You can imagine the puzzlement when the Hindu encountered the first wave of Muslims and Christians invaders: why would anyone even want to say their way is the only way? To Hindus that idea itself is barbaric, let alone wanting to kill others for it (for not accepting your way).

In this regard, one may define Hinduism as a religion that defies the idea of religion.

That is, Hinduism, unlike religion, is about questioning and seeking (from which arose the science of meditation, yoga, tantra, etc). That is, even the early beginnings of Hinduism has been open-ended, i.e. not based on a set of beliefs or commandments handed down from up above through some prophet or savior. There is no god in Hinduism (among the numerous faiths) that commands Hindus to do anything. Instead, they are asked to seek the answer themselves, in the process of which one will develop higher states of consciousness, and in the process developing spiritual sciences like yoga and numerous spiritual texts. This open-ended nature in itself makes it very pluralistic (numerous schools of thought, spiritual traditions, faiths, and belief systems). The spiritual quest under Hinduism was a general preoccupation treated like any other science. Hence, Hinduism has had hundreds, if not thousands of enlightened beings (yogis, sages, critical thinkers, philosophers, rishis, siddhars, samanars, etc), who have collectively contributed to the Hindu adhyatmic (spiritual sciences) knowledge base.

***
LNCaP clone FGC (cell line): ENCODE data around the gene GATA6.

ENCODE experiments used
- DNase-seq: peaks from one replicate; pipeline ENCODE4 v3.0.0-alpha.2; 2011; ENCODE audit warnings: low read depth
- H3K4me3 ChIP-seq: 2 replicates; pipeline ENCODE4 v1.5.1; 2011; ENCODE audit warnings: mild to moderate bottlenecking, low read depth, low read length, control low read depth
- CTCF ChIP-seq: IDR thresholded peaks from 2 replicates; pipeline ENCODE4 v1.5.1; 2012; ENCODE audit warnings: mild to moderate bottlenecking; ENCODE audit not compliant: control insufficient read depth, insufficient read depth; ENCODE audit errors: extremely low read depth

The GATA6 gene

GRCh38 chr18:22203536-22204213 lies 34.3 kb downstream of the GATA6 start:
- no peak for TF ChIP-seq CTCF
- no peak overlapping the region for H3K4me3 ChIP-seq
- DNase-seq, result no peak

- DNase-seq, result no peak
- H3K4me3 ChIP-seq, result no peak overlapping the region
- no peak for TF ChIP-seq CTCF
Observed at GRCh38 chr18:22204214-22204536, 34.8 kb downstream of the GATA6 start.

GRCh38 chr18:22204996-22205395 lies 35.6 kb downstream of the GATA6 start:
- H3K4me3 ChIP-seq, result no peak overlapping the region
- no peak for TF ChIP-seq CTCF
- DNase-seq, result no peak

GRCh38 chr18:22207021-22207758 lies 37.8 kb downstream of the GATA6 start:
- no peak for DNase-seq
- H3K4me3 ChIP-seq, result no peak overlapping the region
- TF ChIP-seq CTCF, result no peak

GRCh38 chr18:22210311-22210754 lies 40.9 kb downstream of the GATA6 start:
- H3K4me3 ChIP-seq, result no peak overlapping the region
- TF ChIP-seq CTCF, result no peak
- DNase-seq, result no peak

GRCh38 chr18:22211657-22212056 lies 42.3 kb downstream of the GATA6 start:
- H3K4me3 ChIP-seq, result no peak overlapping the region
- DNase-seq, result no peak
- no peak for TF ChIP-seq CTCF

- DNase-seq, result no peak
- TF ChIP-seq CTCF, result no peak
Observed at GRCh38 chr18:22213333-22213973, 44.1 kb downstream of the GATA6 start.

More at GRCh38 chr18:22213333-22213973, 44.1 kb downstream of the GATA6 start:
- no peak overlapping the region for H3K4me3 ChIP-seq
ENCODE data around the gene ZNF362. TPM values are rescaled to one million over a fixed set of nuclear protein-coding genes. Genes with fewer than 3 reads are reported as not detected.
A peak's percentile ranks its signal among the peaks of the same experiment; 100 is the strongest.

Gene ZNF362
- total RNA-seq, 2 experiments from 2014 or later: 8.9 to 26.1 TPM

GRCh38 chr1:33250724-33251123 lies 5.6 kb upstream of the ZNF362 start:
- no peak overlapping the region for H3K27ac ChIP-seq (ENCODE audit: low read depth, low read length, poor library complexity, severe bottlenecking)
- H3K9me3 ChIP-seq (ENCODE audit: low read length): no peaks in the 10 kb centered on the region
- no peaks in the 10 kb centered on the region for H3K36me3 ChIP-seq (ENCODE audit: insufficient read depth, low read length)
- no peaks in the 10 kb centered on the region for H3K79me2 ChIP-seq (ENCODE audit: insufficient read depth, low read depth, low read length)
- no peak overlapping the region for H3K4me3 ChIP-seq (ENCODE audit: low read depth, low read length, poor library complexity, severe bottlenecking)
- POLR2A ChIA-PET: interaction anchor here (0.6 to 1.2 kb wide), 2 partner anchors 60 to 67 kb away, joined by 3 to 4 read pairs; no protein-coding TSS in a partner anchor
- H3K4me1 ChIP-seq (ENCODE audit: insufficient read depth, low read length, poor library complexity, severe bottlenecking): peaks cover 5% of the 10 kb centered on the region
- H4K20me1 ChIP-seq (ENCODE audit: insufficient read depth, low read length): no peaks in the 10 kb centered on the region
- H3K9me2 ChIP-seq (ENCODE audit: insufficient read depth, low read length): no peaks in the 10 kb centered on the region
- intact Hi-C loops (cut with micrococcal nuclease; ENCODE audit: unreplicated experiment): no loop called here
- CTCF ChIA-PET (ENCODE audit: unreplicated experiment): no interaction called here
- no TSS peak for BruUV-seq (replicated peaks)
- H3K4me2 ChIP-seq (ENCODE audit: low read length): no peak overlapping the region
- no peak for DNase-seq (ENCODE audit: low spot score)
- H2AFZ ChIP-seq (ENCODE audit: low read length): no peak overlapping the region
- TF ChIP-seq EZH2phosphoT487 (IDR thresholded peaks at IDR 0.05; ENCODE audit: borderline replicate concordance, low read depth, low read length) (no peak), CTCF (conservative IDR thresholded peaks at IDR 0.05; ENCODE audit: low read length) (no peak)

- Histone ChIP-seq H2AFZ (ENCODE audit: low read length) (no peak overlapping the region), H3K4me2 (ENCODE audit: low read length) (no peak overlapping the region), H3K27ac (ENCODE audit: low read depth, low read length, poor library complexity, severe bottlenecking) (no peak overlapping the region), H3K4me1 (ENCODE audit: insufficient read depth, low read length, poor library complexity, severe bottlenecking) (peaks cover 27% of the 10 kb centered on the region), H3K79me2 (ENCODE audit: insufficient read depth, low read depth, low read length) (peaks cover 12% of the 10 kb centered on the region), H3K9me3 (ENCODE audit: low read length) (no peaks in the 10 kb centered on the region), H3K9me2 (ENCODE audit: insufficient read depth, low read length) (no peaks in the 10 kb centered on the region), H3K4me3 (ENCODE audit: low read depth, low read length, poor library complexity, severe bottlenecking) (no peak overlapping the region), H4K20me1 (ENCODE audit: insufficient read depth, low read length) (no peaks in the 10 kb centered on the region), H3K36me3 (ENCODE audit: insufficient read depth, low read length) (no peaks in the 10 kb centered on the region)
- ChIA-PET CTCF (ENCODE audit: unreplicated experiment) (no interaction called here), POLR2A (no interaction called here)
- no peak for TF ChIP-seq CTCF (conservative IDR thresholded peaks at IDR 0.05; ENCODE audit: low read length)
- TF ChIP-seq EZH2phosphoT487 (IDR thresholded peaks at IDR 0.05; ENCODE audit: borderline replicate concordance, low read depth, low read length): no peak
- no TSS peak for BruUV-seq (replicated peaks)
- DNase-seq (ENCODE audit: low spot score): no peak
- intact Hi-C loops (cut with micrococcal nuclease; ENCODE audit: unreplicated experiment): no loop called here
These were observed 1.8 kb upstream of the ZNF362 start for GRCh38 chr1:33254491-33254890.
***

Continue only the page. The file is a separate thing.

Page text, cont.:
Pluralism

A defining trait of Hindu culture is its unparalleled pluralism. It is the most pluralistic culture on the planet. Complete freedom for independent spiritual thought and inquiry, and spiritual expression, accounting for a dazzling diversity of thousands of faiths, arts, cultures, languages, philosophies, literature, dance, music, etc.  Countless spiritual traditions thrive in synergy in India, under the umbrella of this pluralistic culture called “Hinduism”. And none of these spiritual traditions became “religionized”.

This pluralism is also applicable to other cultures that are not fundamentalist in their beliefs (like cultures who have adopted Buddhism, Jainism, Sikhism, Taoism, or Confucianism) as they accept and respect (not just tolerate or begrudgingly accept) all faiths and spiritual traditions equally as they would respect their own.

Philosophy